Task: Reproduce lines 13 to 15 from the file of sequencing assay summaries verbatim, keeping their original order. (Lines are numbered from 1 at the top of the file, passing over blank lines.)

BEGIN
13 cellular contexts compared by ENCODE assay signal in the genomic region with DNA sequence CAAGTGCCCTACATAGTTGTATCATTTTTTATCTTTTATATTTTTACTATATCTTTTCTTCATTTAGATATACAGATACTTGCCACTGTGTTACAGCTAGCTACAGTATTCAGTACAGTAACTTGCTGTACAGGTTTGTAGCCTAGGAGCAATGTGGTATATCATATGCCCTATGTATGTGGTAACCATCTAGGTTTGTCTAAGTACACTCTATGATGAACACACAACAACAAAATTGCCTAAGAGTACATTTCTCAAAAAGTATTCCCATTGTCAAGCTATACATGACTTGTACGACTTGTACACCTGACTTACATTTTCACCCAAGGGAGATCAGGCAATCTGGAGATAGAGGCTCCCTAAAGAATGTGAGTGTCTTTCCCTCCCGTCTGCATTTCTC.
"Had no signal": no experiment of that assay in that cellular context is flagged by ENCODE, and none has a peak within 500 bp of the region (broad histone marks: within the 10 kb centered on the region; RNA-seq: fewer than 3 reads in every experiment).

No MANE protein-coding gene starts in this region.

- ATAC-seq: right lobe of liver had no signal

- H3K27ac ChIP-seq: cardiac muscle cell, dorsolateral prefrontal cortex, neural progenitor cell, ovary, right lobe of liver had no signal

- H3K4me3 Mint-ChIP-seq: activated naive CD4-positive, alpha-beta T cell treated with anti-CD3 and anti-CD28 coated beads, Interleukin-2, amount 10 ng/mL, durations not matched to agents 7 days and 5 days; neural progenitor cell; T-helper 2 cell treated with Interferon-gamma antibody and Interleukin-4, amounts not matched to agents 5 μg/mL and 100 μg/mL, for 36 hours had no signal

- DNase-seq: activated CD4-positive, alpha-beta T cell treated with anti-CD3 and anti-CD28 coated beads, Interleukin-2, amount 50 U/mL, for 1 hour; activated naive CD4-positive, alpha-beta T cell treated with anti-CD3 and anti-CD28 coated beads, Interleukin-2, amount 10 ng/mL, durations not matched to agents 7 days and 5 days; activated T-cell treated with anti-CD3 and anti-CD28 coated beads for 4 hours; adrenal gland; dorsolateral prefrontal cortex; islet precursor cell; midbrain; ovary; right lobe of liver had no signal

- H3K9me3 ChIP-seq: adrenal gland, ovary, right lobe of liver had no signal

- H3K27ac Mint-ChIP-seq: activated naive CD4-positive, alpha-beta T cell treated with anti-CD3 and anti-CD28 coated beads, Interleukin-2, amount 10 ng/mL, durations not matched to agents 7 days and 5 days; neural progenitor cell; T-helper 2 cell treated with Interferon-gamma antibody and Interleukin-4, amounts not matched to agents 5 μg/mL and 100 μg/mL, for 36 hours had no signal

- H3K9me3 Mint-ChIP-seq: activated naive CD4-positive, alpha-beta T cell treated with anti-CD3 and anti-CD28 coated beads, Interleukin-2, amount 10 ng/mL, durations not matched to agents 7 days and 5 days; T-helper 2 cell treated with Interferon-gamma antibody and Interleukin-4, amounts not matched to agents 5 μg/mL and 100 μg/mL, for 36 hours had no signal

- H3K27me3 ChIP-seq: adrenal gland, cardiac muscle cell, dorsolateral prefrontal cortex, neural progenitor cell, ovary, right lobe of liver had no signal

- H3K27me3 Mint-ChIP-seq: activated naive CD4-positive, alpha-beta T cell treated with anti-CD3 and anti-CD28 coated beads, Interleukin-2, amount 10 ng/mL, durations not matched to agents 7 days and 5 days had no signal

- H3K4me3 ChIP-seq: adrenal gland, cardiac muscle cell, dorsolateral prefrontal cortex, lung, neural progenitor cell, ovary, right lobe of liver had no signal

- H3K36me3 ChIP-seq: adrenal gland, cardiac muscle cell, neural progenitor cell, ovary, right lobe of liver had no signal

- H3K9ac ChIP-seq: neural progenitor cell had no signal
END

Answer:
- H3K4me3 ChIP-seq: adrenal gland, cardiac muscle cell, dorsolateral prefrontal cortex, lung, neural progenitor cell, ovary, right lobe of liver had no signal

- H3K36me3 ChIP-seq: adrenal gland, cardiac muscle cell, neural progenitor cell, ovary, right lobe of liver had no signal

- H3K9ac ChIP-seq: neural progenitor cell had no signal